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Synchronizing Palaeoclimate data for better understanding of the Solar effect on European Climate

Periodic Reporting for period 1 - SYNC (Synchronizing Palaeoclimate data for better understanding of the Solar effect on European Climate)

Reporting period: 2016-09-01 to 2018-08-31

A grand solar minimum anticipated from 2020 to 2070 raises the possibility of interruption of present-day Global Warming for a few decades. However, the magnitude of resultant regional effects, such as flooding and cooling, may be significantly underestimated in current climate models, since a similar situation has never been recorded by instrumental data. Between AD 1400 and 1850, Europe experienced a period of cooling known as the Little Ice Age, which was associated with episodes of persistently very low solar activity. In England, the freezing weather, together with changes in rainfall patterns, had a strong impact on agriculture and society, with famine and disease killing millions. Nowadays, vulnerability to natural climate variability and the collateral impact on the economies are commensurately heightened because of the global population expansion and complexity of its societal infrastructure.

This project aims to clarify the important climatic role, and potential regional effects, of future variations in solar activity. The main objective is to generate robust regional palaeoclimatic information for past periods of grand solar minima, to substitute for the lack of instrumental data, as a basis for reducing the uncertainty of future predictions. Both solar activity and climate variability during the last 5,000 years are reconstructed from the lacustrine record of Diss Mere in the UK. The reconstructions are thus linked to other palaeoclimate records in Europe using regional time markers deposited in their sediments.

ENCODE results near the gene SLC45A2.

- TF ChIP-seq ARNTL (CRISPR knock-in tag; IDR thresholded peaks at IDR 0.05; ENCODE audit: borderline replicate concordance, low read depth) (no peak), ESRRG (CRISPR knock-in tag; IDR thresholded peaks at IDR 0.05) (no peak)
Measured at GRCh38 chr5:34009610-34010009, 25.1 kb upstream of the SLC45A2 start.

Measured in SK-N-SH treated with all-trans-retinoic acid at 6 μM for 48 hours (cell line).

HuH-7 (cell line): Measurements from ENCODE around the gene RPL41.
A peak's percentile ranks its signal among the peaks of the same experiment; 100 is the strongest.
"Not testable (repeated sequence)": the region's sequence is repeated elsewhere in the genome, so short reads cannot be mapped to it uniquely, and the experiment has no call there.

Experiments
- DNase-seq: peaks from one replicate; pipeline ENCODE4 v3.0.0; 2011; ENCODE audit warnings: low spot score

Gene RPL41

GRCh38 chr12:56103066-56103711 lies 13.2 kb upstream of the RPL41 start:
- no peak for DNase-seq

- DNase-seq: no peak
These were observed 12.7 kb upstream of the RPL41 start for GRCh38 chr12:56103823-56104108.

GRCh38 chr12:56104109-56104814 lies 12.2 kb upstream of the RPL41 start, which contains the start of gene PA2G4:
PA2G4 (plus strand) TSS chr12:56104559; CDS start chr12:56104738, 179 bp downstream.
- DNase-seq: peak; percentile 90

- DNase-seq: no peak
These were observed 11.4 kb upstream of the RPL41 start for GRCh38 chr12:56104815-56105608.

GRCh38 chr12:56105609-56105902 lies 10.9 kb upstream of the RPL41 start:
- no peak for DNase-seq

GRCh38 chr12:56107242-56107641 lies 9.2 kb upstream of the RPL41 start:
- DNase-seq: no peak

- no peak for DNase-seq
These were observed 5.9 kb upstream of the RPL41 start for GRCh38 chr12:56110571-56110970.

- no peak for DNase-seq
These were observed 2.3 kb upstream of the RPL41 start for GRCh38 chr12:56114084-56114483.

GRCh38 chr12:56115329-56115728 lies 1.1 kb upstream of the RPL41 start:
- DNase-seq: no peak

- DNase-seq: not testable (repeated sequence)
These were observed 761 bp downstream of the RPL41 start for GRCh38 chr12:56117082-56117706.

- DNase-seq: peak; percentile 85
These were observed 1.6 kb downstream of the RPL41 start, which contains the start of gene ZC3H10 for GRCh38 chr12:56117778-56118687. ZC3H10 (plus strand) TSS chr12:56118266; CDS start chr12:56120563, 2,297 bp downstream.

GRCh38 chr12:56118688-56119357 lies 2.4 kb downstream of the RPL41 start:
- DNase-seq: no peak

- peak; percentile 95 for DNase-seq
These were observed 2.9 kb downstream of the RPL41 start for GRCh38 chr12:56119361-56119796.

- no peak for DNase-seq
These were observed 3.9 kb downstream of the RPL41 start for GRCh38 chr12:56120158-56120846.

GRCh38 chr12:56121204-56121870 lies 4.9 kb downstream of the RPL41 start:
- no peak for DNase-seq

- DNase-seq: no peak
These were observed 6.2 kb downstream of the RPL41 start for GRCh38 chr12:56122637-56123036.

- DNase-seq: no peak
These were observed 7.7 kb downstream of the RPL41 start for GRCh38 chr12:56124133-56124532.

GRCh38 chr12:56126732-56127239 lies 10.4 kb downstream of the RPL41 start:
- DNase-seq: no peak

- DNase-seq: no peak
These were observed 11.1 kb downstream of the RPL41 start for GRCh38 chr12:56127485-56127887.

During the funded period, 01 September 2016- 31 December 2016, the fellow has carried out several research activities:

-Coring campaign in Diss Mere, Norfolk (UK). A total of four sediment cores (15 m long) were collected from the lake. For coring a UWITEC deep lake coring system was provided by German Research Centre for Geosciences (GFZ-Potsdam) in Germany. The cores are stored at Royal Holloway, University of London, the host institution.

- Lab work. All the sediment cores were split in two half and described. High-resolution digital photos of the cores were taken. The four sediment profiles were compared and correlated using macroscopic marker layer identified on all the cores in order to perform a continuous composite profile of the complete sediment sequence of the lake (15 m of length).
Sampling for thin sections (10 cm sections with 2 cm overlapping), tephra (every 10 cm) and radiocarbon dating (where macro remains were found) have been also carried out.

- Public engagement at Diss. The fellow was interviewed by a local newspaper at the town of Diss and was invited to participate in a radio show BBC radio Norfolk.
The result will be the most accurate evaluation of the solar-climate phasing (the time between the shift in the solar activity and the response of the climate system) to date, and the study of the regional atmospheric circulation during episodes of persistent solar minimum. The data generated will ultimately be used to validate climate models developed at the Met Office in order to improve predictions.
Coring platform during the coring campaign at Diss Mere in September 2016